“Joe has travelled to clubs throughout the country, assisted with our sponsor programme and attended a huge number of charity events, helping to raise vital funding for those who need it most.”

Schmidt in turn will also leave with a heavy heart. The emotion in his voice as he let the cat out of the bag last week was proof of that. The Schmidts have given a huge amount to Ireland and Irish rugby, and the latter in turn to them.

“I feel that Irish rugby is in good hands,” he was quoted as saying in yesterday’s statement. “The management and players have been incredible to work with and the tremendous support we have had, particularly at home in the Aviva, but where ever we have travelled has been uplifting.

“Thank you to the IRFU for their support and patience and thanks also to so many people who have adopted my family and me, making us feel part of the community here in Ireland.

“There are some inspiring challenges over the next 11 months so there’s plenty of motivation for me to continue working hard, alongside the other management staff, so that the team can be as competitive as possible.”

Schmidt also revealed after last Saturday’s win over the USA that the Union had said to him “don’t be rash” on foot of him making his intentions known. That would suggest, as is almost certainly the case anyway, that the door will always be left ajar for him. No less than his leaving, it would be no great surprise if he resurfaced here one day.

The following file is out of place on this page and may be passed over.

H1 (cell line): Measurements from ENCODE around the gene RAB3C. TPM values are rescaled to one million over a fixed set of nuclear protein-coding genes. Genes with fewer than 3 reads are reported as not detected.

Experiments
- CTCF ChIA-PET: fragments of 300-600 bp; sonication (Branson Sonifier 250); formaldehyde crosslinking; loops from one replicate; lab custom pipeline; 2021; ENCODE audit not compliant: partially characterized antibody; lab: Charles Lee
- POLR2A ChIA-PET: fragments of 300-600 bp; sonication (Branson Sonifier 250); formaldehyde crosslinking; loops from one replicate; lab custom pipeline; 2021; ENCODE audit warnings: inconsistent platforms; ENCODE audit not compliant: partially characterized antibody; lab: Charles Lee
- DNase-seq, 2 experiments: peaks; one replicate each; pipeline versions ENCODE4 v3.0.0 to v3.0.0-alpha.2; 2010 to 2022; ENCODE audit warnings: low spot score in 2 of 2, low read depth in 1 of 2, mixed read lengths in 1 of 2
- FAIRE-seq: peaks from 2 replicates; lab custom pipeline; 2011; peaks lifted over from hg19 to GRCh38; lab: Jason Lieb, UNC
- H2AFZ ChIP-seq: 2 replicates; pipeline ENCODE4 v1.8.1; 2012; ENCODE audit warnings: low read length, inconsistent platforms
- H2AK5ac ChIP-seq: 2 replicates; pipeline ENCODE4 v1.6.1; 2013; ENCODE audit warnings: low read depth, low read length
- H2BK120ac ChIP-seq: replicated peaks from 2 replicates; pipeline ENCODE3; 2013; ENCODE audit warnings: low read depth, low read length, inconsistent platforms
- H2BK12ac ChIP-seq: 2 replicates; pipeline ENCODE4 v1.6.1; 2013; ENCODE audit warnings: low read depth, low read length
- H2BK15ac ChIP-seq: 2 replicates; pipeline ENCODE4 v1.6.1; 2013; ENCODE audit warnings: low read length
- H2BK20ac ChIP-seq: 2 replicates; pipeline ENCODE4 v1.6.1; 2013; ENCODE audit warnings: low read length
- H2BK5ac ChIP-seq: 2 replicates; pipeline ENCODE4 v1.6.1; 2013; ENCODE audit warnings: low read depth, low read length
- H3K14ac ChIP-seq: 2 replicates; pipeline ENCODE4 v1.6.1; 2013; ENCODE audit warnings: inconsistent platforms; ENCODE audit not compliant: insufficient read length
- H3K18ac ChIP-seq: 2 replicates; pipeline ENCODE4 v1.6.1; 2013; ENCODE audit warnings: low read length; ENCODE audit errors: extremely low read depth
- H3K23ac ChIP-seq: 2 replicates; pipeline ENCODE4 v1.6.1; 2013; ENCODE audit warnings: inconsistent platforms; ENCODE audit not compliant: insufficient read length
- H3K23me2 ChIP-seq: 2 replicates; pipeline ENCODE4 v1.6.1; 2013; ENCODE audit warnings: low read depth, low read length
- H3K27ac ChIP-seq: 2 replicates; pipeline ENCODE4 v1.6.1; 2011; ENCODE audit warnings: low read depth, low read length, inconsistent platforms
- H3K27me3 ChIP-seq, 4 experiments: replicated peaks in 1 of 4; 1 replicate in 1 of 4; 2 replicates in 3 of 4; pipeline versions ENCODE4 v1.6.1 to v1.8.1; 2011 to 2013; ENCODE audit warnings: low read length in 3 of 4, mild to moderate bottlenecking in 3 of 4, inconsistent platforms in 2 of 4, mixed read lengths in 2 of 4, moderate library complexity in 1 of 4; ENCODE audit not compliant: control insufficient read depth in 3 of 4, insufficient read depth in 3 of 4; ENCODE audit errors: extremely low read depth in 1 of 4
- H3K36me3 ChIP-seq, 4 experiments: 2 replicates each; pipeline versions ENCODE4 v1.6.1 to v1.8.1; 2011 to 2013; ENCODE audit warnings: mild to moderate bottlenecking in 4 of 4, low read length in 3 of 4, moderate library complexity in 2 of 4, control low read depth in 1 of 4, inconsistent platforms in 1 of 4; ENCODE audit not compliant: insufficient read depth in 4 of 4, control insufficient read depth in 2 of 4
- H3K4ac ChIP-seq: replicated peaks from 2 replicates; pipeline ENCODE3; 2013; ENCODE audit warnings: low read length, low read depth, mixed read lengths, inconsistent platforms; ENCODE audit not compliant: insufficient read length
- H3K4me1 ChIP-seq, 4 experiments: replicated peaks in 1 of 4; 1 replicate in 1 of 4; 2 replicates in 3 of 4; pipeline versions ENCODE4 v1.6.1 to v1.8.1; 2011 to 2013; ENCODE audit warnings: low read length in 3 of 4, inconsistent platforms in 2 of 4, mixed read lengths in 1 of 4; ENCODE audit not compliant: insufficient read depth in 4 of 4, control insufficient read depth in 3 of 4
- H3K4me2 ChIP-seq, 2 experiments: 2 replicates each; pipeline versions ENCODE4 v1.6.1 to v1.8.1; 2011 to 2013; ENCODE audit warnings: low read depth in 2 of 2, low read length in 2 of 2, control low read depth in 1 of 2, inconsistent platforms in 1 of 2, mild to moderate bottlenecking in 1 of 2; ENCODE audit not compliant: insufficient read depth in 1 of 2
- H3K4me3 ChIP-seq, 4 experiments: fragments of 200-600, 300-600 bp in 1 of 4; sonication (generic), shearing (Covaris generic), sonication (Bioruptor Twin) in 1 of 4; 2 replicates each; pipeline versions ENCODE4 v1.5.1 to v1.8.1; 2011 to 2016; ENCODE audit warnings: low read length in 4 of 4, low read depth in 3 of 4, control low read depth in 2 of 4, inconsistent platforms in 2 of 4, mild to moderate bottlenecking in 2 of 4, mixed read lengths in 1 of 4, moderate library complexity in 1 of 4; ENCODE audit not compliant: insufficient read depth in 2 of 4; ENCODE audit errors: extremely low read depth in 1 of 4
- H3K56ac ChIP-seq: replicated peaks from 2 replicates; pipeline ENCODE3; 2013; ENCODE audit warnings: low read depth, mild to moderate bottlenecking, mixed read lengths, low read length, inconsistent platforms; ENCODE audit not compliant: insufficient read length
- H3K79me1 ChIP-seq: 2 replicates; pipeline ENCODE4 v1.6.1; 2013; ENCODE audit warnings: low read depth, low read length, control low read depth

Having worked within the system with Schmidt for three years, Andy Farrell is the obvious man to succeed Schmidt even if he’s never held the role of head coach before and, at 43, is a decade younger than Schmidt.

‘Plays old’

In a stellar rugby league playing career, Farrell became the youngest player to win a Challenge Cup Final in 1993 when at 17 years and 11 months he came on as a substitute against Widnes.

A full international by the age of 18, he scored a try in Wigan’s Challenge Cup final victory, and on the eve of the 1993 Challenge Cup final, the Wigan coach John Monie, when questioned on Sky News about playing a 17-year-old Farrell the year before and again at 18, said: “Farrell may be young, but he plays old”.

The quote has rang through his life right up to this day.

Under Schmidt, Ireland have a remarkable 75.4 per cent winning ratio, and it’s worth noting that since Farrell came aboard following the 2016 Six Nations, that ratio has risen to 80 per cent (24 wins in 30 matches). Ironically, as with Schmidt, Farrell and his wife Colleen (nee O’Loughlin) have Irish (specifically Dublin) ancestry going back three or four generations.

Schmidt’s departure will leave a huge void, particularly with regard to Ireland’s attacking game and, having worked with Farrell, Stuart Lancaster would seem the obvious choice. Whether he and Farrell would be of a mind to reverse their English roles remains to be seen. But in bringing aboard Felipe Contepomi in the close-season, Leinster may have read the tea leaves.